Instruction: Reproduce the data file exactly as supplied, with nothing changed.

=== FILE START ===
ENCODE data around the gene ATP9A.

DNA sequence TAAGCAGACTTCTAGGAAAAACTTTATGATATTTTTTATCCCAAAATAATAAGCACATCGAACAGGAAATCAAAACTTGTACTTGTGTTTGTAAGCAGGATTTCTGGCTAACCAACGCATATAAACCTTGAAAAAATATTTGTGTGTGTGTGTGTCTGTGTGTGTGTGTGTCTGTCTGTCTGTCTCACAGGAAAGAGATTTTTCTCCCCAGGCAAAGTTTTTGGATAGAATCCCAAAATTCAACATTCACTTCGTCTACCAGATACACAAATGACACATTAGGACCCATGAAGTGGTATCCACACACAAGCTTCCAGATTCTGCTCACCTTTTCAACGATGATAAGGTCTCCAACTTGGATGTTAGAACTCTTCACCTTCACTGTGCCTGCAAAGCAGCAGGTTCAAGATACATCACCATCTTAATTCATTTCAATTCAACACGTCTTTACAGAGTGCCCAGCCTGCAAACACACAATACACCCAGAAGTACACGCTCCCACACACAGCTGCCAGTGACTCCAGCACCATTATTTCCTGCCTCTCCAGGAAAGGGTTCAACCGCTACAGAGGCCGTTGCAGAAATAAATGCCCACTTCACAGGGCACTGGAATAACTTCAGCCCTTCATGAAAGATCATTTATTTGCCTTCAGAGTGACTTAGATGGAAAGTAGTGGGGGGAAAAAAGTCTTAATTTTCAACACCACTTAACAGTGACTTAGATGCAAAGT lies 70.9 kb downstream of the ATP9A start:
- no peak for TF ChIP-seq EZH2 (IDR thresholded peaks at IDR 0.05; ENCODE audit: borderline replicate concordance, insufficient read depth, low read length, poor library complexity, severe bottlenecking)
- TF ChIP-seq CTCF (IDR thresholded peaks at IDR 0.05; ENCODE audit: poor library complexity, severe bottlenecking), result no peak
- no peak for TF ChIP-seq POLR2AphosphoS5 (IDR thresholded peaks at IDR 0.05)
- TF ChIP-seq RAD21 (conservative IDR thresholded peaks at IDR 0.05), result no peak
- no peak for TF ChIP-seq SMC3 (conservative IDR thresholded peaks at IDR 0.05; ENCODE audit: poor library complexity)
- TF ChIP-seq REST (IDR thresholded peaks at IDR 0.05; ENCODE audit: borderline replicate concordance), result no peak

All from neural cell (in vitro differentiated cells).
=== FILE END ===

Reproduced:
ENCODE data around the gene ATP9A.

DNA sequence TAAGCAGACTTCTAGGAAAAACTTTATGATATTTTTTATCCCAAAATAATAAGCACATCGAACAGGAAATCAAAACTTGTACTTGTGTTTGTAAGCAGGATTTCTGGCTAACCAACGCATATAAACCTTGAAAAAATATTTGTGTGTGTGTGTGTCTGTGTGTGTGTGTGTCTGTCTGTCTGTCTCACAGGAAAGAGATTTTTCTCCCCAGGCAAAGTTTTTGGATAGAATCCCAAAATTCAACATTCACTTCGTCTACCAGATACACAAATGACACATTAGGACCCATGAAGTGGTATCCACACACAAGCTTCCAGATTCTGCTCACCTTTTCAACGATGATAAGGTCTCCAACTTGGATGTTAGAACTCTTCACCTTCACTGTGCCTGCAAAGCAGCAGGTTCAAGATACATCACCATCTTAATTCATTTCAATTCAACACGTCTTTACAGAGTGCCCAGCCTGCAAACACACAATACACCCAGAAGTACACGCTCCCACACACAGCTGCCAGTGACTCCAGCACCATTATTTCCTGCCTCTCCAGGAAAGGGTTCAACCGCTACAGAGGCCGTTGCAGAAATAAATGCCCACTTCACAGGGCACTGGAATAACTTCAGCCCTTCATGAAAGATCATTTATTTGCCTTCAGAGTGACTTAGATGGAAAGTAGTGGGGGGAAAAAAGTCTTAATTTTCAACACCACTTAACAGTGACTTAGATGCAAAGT lies 70.9 kb downstream of the ATP9A start:
- no peak for TF ChIP-seq EZH2 (IDR thresholded peaks at IDR 0.05; ENCODE audit: borderline replicate concordance, insufficient read depth, low read length, poor library complexity, severe bottlenecking)
- TF ChIP-seq CTCF (IDR thresholded peaks at IDR 0.05; ENCODE audit: poor library complexity, severe bottlenecking), result no peak
- no peak for TF ChIP-seq POLR2AphosphoS5 (IDR thresholded peaks at IDR 0.05)
- TF ChIP-seq RAD21 (conservative IDR thresholded peaks at IDR 0.05), result no peak
- no peak for TF ChIP-seq SMC3 (conservative IDR thresholded peaks at IDR 0.05; ENCODE audit: poor library complexity)
- TF ChIP-seq REST (IDR thresholded peaks at IDR 0.05; ENCODE audit: borderline replicate concordance), result no peak

All from neural cell (in vitro differentiated cells).